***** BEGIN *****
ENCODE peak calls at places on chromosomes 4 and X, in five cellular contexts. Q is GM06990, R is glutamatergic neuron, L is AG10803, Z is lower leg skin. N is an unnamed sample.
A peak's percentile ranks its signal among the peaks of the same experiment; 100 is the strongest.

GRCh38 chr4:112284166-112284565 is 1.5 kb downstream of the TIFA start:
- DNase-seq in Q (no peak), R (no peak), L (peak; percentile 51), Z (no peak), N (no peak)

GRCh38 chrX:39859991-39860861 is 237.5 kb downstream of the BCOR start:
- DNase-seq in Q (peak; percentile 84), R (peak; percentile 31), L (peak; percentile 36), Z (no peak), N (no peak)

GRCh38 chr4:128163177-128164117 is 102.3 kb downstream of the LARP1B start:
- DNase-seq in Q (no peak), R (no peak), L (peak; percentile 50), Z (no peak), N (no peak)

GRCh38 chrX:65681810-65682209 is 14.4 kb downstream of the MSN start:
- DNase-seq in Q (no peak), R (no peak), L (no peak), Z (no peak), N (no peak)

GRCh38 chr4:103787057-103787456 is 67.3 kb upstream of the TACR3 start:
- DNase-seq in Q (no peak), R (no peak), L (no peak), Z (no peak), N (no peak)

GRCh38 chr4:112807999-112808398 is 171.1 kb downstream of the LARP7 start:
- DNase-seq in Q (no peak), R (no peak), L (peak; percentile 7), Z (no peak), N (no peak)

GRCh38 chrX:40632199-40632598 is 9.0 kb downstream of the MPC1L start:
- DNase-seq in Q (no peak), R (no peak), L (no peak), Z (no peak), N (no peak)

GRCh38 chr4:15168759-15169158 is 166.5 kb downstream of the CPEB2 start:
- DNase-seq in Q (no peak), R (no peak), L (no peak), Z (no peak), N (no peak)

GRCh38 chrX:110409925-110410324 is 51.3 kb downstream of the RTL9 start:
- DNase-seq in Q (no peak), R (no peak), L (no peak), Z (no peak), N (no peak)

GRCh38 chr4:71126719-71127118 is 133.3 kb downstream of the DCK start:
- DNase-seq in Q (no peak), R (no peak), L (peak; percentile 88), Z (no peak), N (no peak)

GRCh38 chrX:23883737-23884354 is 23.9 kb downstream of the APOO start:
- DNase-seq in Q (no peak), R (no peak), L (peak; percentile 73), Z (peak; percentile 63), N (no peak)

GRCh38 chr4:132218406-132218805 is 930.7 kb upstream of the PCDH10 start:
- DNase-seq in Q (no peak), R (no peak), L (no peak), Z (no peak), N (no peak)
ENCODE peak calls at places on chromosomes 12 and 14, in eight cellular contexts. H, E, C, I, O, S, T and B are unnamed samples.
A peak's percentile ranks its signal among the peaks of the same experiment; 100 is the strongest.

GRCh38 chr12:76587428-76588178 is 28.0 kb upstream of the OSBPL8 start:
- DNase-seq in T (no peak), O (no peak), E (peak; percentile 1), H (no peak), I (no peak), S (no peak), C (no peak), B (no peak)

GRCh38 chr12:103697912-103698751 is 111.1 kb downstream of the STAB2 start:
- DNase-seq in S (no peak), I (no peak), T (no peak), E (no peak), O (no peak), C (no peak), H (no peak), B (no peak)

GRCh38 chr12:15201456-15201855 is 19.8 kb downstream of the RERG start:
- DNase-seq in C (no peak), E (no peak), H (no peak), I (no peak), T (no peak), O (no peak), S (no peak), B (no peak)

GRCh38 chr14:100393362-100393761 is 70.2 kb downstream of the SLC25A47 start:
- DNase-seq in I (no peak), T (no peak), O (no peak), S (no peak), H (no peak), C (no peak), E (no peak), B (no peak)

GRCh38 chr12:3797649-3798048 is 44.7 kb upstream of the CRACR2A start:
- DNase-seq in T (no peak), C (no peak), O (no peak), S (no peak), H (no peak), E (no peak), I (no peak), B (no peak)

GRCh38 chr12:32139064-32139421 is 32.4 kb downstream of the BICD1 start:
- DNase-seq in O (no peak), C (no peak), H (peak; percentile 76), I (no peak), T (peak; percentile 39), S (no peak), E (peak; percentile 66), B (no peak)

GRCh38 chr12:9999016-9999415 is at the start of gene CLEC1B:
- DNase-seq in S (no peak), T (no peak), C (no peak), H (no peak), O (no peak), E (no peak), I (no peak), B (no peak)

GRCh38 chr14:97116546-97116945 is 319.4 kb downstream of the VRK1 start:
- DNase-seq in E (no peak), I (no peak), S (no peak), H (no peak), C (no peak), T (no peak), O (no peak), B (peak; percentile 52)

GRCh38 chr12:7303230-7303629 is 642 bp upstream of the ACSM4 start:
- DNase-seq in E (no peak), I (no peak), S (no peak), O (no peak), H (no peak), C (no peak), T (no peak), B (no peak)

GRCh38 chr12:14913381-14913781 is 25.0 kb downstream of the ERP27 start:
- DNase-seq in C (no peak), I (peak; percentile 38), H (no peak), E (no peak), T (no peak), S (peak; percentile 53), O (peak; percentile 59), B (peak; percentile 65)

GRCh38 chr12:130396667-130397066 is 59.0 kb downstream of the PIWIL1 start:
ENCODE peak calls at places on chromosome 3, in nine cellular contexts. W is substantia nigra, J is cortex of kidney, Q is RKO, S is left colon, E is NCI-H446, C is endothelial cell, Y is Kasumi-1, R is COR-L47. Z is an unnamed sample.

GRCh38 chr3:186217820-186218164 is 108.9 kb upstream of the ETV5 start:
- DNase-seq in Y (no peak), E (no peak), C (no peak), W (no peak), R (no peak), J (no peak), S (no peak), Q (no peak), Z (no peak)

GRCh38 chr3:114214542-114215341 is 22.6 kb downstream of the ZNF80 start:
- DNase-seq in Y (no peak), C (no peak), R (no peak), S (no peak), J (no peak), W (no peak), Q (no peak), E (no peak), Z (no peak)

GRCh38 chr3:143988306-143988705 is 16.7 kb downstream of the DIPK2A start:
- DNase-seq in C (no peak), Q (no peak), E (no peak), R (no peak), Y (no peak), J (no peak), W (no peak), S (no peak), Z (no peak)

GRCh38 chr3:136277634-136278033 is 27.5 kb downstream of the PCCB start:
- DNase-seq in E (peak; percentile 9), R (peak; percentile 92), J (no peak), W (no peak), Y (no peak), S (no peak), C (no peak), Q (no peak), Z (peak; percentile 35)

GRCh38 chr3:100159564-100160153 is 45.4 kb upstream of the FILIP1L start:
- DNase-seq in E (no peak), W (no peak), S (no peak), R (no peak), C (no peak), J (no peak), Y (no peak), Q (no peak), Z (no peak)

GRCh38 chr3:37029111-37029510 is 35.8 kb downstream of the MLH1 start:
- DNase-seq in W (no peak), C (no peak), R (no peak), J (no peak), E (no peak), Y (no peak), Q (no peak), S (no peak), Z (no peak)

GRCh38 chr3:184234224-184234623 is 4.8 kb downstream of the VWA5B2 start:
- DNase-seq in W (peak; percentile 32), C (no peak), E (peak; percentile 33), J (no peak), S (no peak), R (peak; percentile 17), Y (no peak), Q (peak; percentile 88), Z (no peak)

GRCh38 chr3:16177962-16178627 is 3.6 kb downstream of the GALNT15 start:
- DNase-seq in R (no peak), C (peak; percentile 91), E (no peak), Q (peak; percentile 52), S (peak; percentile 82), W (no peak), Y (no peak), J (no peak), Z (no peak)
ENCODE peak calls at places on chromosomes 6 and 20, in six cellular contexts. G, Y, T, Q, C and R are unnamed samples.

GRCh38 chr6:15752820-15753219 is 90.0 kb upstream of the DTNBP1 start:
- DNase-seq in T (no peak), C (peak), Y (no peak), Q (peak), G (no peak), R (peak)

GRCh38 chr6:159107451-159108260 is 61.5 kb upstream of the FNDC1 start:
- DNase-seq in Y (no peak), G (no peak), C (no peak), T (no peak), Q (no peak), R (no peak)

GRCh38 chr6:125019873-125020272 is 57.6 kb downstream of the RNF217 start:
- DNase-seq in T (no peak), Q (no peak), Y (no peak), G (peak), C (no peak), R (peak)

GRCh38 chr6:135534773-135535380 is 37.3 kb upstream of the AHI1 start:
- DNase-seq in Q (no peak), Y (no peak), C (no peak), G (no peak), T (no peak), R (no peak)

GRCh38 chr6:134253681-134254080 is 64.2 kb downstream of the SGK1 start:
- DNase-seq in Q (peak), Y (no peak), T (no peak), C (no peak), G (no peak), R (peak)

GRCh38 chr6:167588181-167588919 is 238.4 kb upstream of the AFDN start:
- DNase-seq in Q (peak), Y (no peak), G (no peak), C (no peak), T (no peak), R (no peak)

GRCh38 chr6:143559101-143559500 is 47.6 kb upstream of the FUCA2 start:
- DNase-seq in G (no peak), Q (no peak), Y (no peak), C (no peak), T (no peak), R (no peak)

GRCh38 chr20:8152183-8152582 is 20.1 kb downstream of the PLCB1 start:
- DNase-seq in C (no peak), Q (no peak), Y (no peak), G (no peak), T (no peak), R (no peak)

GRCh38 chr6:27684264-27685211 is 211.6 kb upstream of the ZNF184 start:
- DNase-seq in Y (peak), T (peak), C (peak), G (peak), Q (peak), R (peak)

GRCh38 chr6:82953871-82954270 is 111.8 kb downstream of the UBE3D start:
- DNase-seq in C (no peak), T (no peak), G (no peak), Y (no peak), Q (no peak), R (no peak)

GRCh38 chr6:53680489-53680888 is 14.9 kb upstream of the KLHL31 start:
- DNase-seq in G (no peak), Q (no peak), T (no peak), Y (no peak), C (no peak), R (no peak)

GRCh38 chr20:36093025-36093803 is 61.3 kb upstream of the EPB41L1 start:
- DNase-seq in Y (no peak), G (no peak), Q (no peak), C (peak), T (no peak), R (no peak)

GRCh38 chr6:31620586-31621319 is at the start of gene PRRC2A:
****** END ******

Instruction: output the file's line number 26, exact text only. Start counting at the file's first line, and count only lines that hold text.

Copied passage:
- DNase-seq in Q (no peak), R (no peak), L (no peak), Z (no peak), N (no peak)